Pocahontas Middle 89.3
          Colonial Trail Elementary 89.88
          Douglas S. Freeman High 91.38
          Short Pump Elementary 91.7
          Short Pump Middle 91.7
          Holman Middle 91.74
          Twin Hickory Elementary 91.86
          Glen Allen High 92.04
          Gayton Elementary 92.41
          Tuckahoe Elementary 92.57
          David A. Kaechele Elementary 92.76
          Nuckols Farm Elementary 93.81
          Rivers Edge Elementary 93.92
          Shady Grove Elementary 94.44
          Mills E. Godwin High 95.27
          Deep Run High 98.32

          1. James C. Sherlock Avatar
            James C. Sherlock

            “Sherlock’s VDOE list” is the actual list of schools receiving special federal funding under ESSA.

          2. LarrytheG Avatar

            yes – and special programs for improvement?

            Do we know what the specific improvement plans are and whether or not they “work” or not BEFORE we decide an equally-un-defined Charter approach is determined to be better? Do we have any such method for determining how effective the Charters would be compared to the VDOE approach?

            Once more – I am NOT opposed to competitors to public schools that are failing but the competitors should have to play by the same rules which is to teach the same failing school demographics AND have similar transparency with regard to performance and accountability for their success or failure.

            If, after doing that, the Charters actually do demonstrate they are successful then next steps.

            but don’t get cart before the horse.

    2. James C. Sherlock Avatar
      James C. Sherlock

      Easily done. Just not easily written about in a column of this length.

  4. Dick Hall-Sizemore Avatar
    Dick Hall-Sizemore

    I commend you for your passion and persistence in advocating for public charter schools, especially for those kids in poorer areas.

    Your analysis here highlights the logistical problems. A successful CMO needs scale, not just a single charter school here and there. To achieve this scale, two systemic problems need to be addressed–the constitutional standing of local school districts and the breaching of local jurisdictional boundaries.

    Establishing the legal framework for a viable charter school system or network in Virginia can be done, but it will not be easy. If Youngkin is truly interested in going beyond campaign slogans and actually establishing the framework for charter schools (and I have my doubts that he is), his administration needs to be putting together a relatively small, diverse group that will study the legal issues and develop a draft proposal that will address the objections of opponents in the GA, as well as establish a campaign to educate the GA particularly and the public generally. I have yet to see any evidence of any movement along these lines. If a constitutional amendment is going to be needed, then the first of the two required GA approvals for a referendum needs to occur in the 2023 Session. Time’s a wasting.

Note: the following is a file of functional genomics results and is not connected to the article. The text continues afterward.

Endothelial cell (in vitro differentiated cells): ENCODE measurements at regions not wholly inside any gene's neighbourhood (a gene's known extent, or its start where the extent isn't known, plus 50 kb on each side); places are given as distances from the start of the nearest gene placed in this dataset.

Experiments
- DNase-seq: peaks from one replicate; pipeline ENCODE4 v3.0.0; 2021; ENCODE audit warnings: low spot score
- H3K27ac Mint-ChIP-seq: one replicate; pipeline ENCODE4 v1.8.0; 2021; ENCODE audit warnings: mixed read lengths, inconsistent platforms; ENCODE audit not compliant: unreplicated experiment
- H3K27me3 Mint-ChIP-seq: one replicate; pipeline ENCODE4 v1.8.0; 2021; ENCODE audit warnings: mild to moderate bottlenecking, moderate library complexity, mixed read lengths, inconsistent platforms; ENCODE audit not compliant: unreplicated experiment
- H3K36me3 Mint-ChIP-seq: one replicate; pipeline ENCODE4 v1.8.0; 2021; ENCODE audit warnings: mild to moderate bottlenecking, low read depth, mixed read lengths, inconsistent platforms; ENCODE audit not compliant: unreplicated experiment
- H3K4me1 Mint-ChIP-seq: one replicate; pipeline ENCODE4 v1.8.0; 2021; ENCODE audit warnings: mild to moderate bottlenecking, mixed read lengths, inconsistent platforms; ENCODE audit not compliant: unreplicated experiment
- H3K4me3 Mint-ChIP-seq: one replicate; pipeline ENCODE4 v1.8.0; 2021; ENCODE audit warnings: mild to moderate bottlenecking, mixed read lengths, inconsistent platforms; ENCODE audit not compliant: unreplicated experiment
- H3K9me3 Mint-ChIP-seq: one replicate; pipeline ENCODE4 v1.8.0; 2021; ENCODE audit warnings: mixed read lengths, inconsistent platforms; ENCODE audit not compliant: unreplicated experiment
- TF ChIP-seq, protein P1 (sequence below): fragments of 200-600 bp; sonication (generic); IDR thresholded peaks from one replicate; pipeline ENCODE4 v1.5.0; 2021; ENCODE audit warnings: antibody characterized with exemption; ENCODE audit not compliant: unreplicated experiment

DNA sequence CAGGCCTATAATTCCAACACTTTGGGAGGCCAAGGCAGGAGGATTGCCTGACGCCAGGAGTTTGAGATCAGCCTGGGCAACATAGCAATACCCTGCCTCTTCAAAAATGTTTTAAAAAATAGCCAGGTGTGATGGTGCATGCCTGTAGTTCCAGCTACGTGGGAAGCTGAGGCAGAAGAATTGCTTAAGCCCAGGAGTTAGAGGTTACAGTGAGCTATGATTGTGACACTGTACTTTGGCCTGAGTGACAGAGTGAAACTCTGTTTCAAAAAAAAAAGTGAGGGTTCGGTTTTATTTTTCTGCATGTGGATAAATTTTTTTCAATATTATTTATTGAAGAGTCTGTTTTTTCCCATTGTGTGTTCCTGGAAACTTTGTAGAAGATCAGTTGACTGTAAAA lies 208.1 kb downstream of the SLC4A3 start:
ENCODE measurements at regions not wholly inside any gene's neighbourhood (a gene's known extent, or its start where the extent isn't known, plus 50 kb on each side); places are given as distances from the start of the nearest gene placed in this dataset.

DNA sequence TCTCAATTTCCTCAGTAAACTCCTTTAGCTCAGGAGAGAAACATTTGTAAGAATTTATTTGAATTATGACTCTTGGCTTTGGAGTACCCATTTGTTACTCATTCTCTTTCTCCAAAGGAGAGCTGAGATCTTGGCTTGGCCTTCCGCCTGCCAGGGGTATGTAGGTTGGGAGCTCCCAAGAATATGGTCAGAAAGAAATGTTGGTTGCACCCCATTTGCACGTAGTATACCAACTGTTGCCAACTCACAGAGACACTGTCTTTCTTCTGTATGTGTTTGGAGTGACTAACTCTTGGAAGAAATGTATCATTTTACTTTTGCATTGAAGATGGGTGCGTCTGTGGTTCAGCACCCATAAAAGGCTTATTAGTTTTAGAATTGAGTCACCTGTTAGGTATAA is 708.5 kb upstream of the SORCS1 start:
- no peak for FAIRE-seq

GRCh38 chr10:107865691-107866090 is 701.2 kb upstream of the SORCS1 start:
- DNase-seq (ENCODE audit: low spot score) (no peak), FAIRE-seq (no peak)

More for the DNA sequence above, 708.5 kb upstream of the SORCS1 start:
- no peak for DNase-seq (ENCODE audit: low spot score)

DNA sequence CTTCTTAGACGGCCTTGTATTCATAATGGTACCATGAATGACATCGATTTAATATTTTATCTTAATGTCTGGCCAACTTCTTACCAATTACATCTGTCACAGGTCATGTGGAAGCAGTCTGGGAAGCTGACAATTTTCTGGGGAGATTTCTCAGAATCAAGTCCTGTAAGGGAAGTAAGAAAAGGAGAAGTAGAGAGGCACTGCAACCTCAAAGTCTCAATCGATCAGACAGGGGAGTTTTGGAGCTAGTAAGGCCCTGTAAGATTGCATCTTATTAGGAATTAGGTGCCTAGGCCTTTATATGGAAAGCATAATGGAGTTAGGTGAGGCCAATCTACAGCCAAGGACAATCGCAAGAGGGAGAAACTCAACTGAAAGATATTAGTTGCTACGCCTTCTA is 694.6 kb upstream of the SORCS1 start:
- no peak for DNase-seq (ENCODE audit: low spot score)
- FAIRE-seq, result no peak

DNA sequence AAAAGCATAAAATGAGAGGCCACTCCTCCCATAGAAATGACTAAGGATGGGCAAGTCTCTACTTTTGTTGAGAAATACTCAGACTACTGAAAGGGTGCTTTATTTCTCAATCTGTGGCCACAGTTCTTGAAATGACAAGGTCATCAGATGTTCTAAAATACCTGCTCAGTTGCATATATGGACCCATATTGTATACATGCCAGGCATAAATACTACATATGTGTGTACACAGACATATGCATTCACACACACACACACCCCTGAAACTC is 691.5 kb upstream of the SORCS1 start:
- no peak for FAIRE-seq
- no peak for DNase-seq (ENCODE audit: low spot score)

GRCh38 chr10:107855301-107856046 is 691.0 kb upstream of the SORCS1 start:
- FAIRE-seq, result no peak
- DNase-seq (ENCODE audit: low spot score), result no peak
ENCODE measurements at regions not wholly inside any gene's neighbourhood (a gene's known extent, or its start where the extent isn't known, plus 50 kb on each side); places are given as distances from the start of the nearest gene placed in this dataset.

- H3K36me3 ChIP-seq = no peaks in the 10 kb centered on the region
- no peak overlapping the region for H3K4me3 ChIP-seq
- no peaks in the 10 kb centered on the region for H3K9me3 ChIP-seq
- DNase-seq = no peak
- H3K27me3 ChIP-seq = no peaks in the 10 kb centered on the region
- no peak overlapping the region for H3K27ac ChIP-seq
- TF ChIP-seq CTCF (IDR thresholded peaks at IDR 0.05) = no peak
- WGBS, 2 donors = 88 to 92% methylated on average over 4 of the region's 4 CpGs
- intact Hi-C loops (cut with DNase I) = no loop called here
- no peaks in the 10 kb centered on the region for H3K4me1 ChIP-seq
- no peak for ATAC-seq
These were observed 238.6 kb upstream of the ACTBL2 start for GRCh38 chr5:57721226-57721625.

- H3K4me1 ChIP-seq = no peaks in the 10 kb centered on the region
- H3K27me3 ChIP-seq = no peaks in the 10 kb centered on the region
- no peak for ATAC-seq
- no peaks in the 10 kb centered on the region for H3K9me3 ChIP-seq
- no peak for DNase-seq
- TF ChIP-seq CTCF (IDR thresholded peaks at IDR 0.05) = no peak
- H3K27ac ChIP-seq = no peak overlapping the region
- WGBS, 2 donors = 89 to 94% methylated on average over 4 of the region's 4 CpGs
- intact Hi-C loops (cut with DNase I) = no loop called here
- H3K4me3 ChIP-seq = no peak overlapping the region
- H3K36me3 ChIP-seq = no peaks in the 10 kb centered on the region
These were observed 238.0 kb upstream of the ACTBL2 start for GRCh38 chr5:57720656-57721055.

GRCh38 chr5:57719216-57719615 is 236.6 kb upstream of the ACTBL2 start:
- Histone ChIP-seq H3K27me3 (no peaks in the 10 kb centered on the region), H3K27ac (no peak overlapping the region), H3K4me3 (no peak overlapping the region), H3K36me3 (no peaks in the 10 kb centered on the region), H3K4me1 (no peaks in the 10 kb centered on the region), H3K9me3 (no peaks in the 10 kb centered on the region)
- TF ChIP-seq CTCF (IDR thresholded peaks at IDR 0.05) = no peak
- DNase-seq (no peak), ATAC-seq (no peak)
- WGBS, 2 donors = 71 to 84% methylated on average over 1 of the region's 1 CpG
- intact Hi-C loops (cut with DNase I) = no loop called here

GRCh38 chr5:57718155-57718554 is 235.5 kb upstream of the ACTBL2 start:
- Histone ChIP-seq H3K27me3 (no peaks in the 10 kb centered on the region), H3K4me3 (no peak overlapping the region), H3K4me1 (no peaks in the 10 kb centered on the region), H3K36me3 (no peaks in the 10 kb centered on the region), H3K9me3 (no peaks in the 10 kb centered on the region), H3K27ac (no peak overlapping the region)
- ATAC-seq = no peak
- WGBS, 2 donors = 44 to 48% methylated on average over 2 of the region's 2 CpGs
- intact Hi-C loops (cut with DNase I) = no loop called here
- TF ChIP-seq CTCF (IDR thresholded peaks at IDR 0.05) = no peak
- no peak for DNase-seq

1. LarrytheG Avatar

      Agree and go further and say that I’m not alone in wanting more/enough assurances that Charters are actually targeted to the kids in these schools that Sherlock has highlighted as opposed to using these schools as justification to do Charters for any/all.

      I’d like to see these schools SPECIFIC to the public schools that are failing.

      And SECOND, that they be held fully accountable just like public schools are and if they too “fail” then start to understand that kids of low-income, less-educated parents are the issue – for both public and Charters.

      Sherlock keeps citing Success Academies – but Success also has a “failure” rate and some kids wash out – and those kids that do – go back to the public schools, so Charter Schools are not necessarily the perfect gold-standard answer to the problem.

      But I would sign on to targeted demographics and full accountability even if some kids fail and are sent back to the public schools.

      What I’d NOT sign on to is a premise that just because it’s a “Charter” that it will be better than the public schools and no accountability is needed.

      1. Dick Hall-Sizemore Avatar
        Dick Hall-Sizemore

        I don’t think anyone has advocated that charter schools not be held accountable. For example, they would be subject to the SOLs.

        1. Nancy Naive Avatar
          Nancy Naive

          Same schools, different management. I’m down with anything except religious schools. And yes, I know, the law expressly forbids the most devious people known from receiving tax dollars.

        2. LarrytheG Avatar

          They don’t advocate against it but they also don’t advocate FOR it.

          My other concern is the idea that because it is a Charter, it will be better with little or no explanation as to why or how – just believe.

          This is especially an issue with the kids in the schools that Sherlock has listed.